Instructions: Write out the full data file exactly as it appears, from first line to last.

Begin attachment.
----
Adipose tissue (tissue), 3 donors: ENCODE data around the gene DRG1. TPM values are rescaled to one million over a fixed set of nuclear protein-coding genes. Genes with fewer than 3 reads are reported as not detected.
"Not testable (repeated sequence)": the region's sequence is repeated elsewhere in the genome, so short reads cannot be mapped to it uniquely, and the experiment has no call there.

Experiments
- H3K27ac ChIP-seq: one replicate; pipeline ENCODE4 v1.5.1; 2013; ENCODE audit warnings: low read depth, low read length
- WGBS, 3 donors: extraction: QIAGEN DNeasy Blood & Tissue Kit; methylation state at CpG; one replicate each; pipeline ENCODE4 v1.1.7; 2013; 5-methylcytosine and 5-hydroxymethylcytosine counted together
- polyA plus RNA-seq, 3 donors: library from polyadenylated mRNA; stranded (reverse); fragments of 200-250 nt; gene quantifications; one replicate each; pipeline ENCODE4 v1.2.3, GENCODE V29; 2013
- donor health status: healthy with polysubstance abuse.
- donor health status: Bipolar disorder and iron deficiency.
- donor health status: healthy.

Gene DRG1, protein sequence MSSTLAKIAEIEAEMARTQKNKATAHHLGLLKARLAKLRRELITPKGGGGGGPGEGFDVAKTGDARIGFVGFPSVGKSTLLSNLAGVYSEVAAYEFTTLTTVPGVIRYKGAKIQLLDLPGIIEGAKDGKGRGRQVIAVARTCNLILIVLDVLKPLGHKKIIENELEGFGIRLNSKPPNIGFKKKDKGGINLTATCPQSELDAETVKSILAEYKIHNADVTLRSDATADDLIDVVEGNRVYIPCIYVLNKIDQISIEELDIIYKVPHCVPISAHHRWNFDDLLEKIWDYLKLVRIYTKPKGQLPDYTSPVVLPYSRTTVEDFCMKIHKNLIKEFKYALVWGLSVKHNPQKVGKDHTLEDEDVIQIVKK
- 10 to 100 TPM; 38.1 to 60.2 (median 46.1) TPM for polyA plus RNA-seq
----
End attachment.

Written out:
Adipose tissue (tissue), 3 donors: ENCODE data around the gene DRG1. TPM values are rescaled to one million over a fixed set of nuclear protein-coding genes. Genes with fewer than 3 reads are reported as not detected.
"Not testable (repeated sequence)": the region's sequence is repeated elsewhere in the genome, so short reads cannot be mapped to it uniquely, and the experiment has no call there.

Experiments
- H3K27ac ChIP-seq: one replicate; pipeline ENCODE4 v1.5.1; 2013; ENCODE audit warnings: low read depth, low read length
- WGBS, 3 donors: extraction: QIAGEN DNeasy Blood & Tissue Kit; methylation state at CpG; one replicate each; pipeline ENCODE4 v1.1.7; 2013; 5-methylcytosine and 5-hydroxymethylcytosine counted together
- polyA plus RNA-seq, 3 donors: library from polyadenylated mRNA; stranded (reverse); fragments of 200-250 nt; gene quantifications; one replicate each; pipeline ENCODE4 v1.2.3, GENCODE V29; 2013
- donor health status: healthy with polysubstance abuse.
- donor health status: Bipolar disorder and iron deficiency.
- donor health status: healthy.

Gene DRG1, protein sequence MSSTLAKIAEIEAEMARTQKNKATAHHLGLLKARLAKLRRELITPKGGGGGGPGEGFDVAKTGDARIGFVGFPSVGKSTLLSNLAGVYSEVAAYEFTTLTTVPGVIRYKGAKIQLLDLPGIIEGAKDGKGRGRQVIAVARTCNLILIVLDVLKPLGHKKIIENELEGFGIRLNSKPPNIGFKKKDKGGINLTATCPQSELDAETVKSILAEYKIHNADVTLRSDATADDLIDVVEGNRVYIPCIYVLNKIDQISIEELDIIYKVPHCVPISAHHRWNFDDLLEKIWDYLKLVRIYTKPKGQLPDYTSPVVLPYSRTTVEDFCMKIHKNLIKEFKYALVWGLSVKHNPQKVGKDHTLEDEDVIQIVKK
- 10 to 100 TPM; 38.1 to 60.2 (median 46.1) TPM for polyA plus RNA-seq